DESTIN, Fla. — The SEC, as expected, acted to strengthen its year-old rule against signing transfer students with a history of “serious misconduct.”
But, also as expected, it did not expand it to include high school players, which would have prevented Mississippi State from accepting controversial recruit Jeffrey Simmons.
Last year, the SEC passed a Georgia-sponsored rule to prohibit its schools from accepting transfer students who at any point of their enrollment in college had been convicted or pled guilty or no contest to serious misconduct, defined as sexual assault, domestic violence, or “other forms” of sexual violence.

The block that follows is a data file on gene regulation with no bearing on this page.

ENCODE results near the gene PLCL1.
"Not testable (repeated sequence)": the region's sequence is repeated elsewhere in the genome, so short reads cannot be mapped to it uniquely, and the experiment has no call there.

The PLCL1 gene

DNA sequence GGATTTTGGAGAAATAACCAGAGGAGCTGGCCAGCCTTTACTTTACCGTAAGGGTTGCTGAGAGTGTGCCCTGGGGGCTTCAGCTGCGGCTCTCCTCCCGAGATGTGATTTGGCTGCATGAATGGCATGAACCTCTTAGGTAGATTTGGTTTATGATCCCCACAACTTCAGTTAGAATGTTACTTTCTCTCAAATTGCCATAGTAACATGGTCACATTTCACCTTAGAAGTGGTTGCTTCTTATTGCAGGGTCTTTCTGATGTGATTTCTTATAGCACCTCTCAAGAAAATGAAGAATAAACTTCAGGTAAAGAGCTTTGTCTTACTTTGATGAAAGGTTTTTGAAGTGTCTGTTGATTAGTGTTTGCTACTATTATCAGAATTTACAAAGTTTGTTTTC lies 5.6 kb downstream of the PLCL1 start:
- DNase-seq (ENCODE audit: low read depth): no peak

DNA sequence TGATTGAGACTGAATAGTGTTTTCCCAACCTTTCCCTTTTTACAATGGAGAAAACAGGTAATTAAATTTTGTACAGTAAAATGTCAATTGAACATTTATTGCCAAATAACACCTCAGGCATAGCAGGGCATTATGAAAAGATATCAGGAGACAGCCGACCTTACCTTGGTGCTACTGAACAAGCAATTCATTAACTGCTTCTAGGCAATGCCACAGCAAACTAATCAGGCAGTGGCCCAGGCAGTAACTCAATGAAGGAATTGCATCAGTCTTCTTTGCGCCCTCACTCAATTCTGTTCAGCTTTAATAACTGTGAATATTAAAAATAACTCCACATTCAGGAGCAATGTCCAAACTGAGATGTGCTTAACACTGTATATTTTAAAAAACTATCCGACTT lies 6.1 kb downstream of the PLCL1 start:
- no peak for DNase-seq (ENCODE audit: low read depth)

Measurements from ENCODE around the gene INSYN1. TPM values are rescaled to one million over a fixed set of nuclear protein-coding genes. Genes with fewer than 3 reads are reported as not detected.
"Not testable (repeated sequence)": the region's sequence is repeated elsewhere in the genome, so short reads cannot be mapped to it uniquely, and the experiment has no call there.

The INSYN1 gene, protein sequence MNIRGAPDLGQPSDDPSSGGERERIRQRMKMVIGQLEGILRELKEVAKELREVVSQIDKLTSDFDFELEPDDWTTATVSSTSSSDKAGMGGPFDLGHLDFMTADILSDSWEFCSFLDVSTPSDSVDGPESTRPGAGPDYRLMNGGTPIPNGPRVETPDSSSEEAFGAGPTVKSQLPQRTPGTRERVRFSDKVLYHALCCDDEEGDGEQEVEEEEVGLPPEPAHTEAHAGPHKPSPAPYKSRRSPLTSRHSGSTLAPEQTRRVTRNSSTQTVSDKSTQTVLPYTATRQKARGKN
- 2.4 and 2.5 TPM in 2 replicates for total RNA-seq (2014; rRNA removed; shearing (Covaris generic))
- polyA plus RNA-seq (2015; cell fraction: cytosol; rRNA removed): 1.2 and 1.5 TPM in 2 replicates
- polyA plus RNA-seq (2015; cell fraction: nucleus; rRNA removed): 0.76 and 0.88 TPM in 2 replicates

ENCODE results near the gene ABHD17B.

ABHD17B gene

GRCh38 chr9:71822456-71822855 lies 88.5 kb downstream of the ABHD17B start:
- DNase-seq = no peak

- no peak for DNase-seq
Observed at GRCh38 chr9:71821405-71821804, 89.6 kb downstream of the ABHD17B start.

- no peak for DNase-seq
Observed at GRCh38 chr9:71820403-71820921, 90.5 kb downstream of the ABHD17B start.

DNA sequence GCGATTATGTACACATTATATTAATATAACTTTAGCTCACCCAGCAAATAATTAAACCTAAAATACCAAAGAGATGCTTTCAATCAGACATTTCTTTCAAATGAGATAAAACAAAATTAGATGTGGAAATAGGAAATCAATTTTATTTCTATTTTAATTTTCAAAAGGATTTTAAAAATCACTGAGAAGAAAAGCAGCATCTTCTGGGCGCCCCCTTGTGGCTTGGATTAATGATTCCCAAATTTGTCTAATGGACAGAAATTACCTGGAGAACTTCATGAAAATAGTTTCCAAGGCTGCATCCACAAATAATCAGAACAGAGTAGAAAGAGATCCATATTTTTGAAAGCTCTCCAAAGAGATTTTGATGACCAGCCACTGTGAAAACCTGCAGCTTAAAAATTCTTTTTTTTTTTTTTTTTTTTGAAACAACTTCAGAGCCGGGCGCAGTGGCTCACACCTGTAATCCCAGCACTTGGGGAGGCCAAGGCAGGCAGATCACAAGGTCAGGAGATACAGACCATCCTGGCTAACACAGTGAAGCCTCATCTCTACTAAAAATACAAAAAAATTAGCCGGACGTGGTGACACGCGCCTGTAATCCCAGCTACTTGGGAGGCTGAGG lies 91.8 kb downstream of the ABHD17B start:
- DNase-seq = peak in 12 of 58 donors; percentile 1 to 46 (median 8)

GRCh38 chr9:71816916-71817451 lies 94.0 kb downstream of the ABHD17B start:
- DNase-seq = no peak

This week the rule was expected to include the following: Dating violence, stalking, or “conduct of a nature that creates serious concerns about the safety of others.”
Sankey was asked about that vague wording.
“It’s a vague world. It’s a recognition that you can’t define everything within one page,” Sankey said.
Asked if there was a dialogue this week about expanding the legislation to include high school players, Sankey said: “We’ll continue to talk.”
That was different from earlier in the week, when Sankey appeared to shoot it down.
“We’ve talked throughout the week about the policy, why we’re in a certain place, why we’re focused on certain transfers,” Sankey said.
He was asked if the Simmons situation would make him re-think that.
“The conversation never stopped,” Sankey said. “I can envision a continuing dialogue that looks at what we’ve done on serious misconduct relative to transfers, and the question will be asked, is that sufficient, should we just remain there. That doesn’t predict outcomes. But I envision that that will be a conversation topic going forward.”